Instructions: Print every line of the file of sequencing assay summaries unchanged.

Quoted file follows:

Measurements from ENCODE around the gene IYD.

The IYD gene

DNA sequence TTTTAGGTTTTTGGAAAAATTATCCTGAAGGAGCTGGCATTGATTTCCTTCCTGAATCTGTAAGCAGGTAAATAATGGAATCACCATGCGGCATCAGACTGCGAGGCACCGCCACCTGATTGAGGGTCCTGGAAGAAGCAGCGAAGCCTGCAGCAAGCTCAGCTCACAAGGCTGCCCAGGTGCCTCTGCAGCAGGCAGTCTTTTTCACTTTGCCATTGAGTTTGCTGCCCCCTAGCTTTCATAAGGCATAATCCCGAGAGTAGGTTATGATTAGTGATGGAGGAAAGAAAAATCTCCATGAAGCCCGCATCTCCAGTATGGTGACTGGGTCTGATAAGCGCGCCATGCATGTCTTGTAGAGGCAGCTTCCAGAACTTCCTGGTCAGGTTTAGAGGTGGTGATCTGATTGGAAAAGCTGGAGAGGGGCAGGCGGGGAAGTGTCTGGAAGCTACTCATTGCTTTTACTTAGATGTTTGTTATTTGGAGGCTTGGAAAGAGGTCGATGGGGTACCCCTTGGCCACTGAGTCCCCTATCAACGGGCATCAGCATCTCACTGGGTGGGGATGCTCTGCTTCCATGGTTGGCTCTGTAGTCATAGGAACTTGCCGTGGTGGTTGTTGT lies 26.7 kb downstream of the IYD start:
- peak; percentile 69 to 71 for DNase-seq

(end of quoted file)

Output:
Measurements from ENCODE around the gene IYD.

The IYD gene

DNA sequence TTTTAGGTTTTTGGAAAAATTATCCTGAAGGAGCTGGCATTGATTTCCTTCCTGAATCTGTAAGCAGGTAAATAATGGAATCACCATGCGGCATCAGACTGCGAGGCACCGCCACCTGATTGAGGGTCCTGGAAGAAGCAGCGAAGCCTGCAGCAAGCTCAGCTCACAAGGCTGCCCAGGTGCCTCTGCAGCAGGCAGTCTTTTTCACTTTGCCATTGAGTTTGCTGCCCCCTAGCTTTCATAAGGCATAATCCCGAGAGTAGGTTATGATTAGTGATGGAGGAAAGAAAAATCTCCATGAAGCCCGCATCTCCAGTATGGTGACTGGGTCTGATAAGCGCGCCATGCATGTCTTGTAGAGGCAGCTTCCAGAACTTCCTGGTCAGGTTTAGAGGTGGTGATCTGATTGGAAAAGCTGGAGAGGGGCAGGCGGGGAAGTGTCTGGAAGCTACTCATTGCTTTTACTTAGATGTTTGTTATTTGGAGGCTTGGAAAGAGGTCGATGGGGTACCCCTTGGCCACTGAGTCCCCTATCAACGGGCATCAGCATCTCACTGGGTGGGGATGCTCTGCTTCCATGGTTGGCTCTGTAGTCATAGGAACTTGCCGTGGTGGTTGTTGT lies 26.7 kb downstream of the IYD start:
- peak; percentile 69 to 71 for DNase-seq